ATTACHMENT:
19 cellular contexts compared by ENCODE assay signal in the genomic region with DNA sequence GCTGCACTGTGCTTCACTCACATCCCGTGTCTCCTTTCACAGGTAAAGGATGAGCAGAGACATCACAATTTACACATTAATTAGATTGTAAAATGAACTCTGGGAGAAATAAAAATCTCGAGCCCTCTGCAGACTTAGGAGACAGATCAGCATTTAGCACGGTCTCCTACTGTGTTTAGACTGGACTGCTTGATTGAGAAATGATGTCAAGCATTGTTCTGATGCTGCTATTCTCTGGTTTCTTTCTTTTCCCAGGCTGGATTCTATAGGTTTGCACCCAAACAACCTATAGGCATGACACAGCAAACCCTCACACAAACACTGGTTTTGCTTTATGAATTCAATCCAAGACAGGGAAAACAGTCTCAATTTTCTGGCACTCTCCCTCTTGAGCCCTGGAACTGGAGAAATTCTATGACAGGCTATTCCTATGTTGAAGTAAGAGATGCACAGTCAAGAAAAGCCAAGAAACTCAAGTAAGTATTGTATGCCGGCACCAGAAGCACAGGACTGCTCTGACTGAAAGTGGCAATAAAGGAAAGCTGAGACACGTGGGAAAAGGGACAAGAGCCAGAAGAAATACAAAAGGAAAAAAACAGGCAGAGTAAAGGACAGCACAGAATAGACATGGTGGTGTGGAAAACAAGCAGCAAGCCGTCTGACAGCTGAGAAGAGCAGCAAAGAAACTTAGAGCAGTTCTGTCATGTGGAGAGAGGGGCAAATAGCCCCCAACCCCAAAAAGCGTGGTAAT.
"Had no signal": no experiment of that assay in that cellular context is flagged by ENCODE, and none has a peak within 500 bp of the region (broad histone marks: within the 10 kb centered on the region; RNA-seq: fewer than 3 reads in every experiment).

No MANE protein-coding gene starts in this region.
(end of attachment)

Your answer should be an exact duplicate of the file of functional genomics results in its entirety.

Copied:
19 cellular contexts compared by ENCODE assay signal in the genomic region with DNA sequence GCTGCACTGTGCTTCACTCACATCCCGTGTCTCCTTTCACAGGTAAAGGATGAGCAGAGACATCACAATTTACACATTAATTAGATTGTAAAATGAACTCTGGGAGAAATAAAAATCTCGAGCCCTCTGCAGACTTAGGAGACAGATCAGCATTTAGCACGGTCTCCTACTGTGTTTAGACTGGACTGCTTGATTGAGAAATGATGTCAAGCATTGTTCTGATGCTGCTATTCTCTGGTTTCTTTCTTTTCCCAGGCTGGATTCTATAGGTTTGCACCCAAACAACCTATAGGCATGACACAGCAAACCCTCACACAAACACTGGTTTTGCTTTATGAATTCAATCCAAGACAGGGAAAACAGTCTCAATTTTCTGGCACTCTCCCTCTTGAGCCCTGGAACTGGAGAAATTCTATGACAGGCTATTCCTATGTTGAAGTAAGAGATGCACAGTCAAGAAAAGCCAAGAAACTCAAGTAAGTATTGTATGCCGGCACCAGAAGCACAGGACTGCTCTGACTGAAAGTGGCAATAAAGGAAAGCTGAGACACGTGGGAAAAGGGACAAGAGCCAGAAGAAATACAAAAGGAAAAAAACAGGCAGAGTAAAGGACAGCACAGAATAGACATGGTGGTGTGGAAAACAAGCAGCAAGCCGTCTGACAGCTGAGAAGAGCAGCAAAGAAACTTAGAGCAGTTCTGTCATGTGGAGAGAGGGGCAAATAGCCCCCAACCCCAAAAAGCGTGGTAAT.
"Had no signal": no experiment of that assay in that cellular context is flagged by ENCODE, and none has a peak within 500 bp of the region (broad histone marks: within the 10 kb centered on the region; RNA-seq: fewer than 3 reads in every experiment).

No MANE protein-coding gene starts in this region.